The discovery of extrasolar planets that periodically pass in front of their home stars – producing a mini-eclipse, or “transit” – has tantalized researchers with the possibility that by studying the starlight filtered through the atmosphere of these planets, they might learn what those envelopes of air contain. Astronomer Richard Freedman does the hard work of figuring out what the spectra of these alien atmospheres might be. This is a complex theoretical problem, especially given the high temperatures (often thousands of degrees) that a tightly-orbiting, transiting planet might have.
A consequence of these toasty temperatures is that the spectra will be different from those that one can easily measure in the lab.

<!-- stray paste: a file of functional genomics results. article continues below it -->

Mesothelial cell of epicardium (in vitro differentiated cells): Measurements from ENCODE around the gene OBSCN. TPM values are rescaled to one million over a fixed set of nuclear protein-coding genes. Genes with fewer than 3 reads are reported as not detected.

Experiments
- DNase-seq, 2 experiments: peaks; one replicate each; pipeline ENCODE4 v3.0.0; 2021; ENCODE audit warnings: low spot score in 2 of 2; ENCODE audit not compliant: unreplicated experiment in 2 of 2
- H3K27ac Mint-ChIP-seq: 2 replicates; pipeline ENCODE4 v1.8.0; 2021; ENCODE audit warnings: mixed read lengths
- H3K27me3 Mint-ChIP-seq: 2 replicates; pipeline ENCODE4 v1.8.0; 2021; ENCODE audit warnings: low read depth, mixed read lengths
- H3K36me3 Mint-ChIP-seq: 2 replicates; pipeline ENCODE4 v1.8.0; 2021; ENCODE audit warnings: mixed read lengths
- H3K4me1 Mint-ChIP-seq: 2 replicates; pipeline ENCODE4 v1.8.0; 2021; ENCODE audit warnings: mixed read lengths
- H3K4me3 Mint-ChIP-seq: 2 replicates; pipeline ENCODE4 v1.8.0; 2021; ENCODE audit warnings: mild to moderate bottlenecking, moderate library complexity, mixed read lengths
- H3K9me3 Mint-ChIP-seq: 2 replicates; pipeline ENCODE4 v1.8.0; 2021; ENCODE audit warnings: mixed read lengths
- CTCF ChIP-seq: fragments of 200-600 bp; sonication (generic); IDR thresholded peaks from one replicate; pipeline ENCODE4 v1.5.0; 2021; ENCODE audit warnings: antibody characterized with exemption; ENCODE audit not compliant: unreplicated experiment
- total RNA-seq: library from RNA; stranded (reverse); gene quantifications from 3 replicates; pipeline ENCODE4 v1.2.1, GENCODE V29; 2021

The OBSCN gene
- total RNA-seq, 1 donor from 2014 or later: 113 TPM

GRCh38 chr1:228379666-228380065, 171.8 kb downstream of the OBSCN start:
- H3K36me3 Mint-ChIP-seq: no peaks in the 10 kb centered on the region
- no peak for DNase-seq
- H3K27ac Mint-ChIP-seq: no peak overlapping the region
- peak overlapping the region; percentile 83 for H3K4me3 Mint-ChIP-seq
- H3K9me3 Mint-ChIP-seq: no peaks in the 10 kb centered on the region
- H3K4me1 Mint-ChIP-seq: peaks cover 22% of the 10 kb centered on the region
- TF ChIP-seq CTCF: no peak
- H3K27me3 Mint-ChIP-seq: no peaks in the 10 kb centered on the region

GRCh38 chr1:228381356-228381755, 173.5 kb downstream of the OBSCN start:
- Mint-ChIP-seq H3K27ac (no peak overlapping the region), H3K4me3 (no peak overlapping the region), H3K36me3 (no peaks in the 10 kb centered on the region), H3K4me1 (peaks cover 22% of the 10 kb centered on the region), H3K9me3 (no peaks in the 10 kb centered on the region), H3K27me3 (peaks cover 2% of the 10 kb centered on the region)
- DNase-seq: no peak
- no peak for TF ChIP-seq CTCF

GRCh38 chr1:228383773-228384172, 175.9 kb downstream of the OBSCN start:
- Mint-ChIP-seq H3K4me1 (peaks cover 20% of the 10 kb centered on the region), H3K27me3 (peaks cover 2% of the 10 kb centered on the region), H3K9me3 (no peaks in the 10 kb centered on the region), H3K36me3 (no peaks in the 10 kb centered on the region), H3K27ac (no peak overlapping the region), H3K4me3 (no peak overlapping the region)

Science has entered a new era in the study of planets, when the eight worlds of our own solar system have been augmented by hundreds more around other stars. This tally will continue to increase, and the intricate task of understanding the spectral signature of their atmospheres will eventually tell us how planets – of many types – are formed.
Astronomical and some laboratory spectroscopy. Calculation of absorption coefficients and model spectra for brown dwarfs and extra